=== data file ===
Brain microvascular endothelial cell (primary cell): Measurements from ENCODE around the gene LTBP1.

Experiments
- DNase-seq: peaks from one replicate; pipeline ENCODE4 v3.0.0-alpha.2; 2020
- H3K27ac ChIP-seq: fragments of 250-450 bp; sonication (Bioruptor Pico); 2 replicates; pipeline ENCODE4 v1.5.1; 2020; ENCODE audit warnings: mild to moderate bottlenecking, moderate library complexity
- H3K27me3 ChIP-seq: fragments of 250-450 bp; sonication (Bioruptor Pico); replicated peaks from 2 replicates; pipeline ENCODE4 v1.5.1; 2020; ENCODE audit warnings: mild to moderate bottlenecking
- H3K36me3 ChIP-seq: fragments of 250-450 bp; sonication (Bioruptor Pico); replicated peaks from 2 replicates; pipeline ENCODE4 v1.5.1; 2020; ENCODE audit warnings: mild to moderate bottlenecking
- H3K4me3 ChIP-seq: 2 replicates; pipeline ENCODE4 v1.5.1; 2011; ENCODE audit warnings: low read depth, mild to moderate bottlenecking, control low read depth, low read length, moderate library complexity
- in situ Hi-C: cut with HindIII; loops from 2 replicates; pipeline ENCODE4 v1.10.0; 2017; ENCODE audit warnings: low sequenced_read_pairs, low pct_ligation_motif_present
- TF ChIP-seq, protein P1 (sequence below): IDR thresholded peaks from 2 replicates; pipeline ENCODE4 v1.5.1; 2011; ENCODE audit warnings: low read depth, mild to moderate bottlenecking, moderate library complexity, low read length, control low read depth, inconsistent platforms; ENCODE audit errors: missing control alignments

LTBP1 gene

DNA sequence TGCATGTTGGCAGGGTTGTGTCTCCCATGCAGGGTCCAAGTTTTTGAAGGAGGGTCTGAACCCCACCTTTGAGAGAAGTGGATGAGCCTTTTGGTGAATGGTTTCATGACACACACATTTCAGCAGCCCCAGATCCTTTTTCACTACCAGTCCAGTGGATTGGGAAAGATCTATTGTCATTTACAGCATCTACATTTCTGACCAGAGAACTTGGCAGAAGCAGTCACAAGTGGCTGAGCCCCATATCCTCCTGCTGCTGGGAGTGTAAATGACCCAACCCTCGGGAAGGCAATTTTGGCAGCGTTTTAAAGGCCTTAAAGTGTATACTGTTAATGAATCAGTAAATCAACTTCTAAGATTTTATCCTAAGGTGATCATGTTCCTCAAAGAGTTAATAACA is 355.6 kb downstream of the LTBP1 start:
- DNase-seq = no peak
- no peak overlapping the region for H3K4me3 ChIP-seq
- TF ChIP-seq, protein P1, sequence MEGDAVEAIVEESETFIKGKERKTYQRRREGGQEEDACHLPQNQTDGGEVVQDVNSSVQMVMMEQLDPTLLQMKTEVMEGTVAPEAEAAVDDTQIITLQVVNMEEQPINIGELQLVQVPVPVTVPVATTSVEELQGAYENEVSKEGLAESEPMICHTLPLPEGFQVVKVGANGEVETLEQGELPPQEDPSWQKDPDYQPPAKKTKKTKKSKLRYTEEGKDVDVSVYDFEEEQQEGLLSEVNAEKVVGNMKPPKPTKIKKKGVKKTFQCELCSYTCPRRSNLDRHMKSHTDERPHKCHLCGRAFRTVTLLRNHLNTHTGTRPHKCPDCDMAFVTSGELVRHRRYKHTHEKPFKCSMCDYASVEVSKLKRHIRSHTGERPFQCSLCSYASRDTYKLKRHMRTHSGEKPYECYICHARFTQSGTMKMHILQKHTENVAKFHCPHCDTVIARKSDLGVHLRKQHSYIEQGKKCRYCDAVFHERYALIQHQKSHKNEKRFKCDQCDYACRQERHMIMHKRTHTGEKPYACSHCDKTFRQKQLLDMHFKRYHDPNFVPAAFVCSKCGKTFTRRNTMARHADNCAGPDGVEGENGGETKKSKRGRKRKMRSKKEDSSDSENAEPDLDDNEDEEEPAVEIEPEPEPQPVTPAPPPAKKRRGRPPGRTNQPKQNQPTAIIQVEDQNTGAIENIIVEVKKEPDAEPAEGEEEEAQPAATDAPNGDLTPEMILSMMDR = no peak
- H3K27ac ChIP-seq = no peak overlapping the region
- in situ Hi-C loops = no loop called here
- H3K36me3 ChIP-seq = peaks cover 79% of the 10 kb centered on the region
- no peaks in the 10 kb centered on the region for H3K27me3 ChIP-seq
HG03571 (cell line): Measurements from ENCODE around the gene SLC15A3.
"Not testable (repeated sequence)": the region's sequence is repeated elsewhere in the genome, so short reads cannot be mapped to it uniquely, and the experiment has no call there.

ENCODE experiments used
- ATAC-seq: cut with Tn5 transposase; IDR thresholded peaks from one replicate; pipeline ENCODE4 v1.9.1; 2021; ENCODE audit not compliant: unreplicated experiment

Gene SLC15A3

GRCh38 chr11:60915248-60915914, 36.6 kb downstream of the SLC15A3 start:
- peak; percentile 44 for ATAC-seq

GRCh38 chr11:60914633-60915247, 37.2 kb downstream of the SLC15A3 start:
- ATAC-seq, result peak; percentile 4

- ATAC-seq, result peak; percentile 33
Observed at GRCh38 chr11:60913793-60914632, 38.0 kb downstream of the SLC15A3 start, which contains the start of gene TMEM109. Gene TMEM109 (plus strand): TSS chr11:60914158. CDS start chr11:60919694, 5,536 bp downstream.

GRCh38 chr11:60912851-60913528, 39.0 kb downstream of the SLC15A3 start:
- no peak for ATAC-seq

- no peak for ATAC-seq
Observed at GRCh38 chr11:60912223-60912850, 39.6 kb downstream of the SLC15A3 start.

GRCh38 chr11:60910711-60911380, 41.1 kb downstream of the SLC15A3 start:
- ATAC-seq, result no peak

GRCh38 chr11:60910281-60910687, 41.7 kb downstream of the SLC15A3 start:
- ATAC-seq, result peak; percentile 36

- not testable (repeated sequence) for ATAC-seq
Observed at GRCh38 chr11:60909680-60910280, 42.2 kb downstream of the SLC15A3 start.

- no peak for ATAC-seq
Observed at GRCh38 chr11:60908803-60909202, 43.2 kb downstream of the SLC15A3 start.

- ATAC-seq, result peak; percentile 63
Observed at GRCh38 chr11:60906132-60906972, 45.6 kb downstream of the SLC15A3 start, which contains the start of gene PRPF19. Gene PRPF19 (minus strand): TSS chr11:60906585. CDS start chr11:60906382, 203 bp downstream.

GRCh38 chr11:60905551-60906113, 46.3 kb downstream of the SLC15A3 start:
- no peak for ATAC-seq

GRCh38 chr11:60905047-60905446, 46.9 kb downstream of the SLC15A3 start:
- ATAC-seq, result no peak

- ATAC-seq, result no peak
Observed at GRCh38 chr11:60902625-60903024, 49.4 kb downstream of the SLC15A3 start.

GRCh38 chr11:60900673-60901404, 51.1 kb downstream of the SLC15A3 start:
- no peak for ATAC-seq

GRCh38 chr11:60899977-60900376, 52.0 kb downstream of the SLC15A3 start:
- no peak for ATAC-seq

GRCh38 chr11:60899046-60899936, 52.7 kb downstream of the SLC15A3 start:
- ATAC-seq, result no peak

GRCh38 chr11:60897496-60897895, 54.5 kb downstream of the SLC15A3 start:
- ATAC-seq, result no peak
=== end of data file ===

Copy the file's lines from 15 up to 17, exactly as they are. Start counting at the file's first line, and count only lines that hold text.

- H3K27ac ChIP-seq = no peak overlapping the region
- in situ Hi-C loops = no loop called here
- H3K36me3 ChIP-seq = peaks cover 79% of the 10 kb centered on the region